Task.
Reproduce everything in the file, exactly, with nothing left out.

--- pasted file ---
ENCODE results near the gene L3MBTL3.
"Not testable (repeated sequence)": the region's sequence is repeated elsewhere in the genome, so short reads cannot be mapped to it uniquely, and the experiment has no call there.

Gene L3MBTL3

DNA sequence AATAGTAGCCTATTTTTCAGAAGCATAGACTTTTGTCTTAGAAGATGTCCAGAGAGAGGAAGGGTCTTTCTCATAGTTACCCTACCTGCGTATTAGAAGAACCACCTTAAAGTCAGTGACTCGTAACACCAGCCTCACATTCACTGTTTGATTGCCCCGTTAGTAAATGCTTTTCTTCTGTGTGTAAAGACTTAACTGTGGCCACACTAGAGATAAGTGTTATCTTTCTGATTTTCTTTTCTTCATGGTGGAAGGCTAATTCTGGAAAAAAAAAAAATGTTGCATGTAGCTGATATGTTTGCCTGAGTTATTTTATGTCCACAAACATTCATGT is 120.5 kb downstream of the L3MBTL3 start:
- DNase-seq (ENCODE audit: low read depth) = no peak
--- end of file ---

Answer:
ENCODE results near the gene L3MBTL3.
"Not testable (repeated sequence)": the region's sequence is repeated elsewhere in the genome, so short reads cannot be mapped to it uniquely, and the experiment has no call there.

Gene L3MBTL3

DNA sequence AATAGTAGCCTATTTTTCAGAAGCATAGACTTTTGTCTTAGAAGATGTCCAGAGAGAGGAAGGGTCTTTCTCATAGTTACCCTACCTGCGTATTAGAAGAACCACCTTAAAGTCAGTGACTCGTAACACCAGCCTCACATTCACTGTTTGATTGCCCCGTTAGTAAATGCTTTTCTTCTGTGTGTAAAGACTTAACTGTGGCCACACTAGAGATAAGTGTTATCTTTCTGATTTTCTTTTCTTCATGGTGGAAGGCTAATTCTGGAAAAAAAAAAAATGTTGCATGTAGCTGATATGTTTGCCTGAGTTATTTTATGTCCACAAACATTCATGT is 120.5 kb downstream of the L3MBTL3 start:
- DNase-seq (ENCODE audit: low read depth) = no peak